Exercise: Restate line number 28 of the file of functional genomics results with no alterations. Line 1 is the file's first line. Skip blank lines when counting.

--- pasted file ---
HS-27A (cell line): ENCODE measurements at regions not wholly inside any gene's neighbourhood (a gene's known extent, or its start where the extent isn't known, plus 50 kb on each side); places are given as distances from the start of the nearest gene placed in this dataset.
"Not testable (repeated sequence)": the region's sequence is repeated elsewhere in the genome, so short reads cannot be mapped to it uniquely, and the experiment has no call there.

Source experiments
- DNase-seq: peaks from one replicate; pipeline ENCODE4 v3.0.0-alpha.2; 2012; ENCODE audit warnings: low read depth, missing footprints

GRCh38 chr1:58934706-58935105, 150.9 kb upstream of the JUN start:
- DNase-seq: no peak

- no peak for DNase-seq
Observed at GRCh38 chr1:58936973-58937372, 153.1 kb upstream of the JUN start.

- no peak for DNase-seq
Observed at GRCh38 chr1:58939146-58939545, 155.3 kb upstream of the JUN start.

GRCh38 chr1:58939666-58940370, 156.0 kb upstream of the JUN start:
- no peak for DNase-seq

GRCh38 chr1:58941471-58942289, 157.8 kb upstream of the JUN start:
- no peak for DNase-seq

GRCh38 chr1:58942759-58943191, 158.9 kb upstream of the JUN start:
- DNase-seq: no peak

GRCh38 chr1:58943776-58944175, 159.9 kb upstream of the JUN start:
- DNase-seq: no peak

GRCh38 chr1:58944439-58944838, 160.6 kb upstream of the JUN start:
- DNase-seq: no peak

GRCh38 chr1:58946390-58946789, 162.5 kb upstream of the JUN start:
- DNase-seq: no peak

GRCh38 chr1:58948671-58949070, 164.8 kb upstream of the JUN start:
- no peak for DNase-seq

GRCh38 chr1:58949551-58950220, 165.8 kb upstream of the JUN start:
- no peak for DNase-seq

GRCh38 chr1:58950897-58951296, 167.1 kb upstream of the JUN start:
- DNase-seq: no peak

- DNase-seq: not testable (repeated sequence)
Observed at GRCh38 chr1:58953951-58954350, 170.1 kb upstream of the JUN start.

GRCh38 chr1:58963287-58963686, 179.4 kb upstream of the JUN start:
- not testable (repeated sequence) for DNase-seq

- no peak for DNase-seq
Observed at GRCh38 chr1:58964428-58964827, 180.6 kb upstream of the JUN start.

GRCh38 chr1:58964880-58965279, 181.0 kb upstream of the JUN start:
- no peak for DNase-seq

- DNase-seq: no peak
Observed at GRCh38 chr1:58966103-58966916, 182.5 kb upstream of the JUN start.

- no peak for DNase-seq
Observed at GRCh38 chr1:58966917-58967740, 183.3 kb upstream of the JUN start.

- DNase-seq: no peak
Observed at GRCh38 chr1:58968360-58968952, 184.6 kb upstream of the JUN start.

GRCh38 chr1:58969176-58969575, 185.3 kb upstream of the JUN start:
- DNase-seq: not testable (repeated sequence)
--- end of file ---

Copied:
- DNase-seq: no peak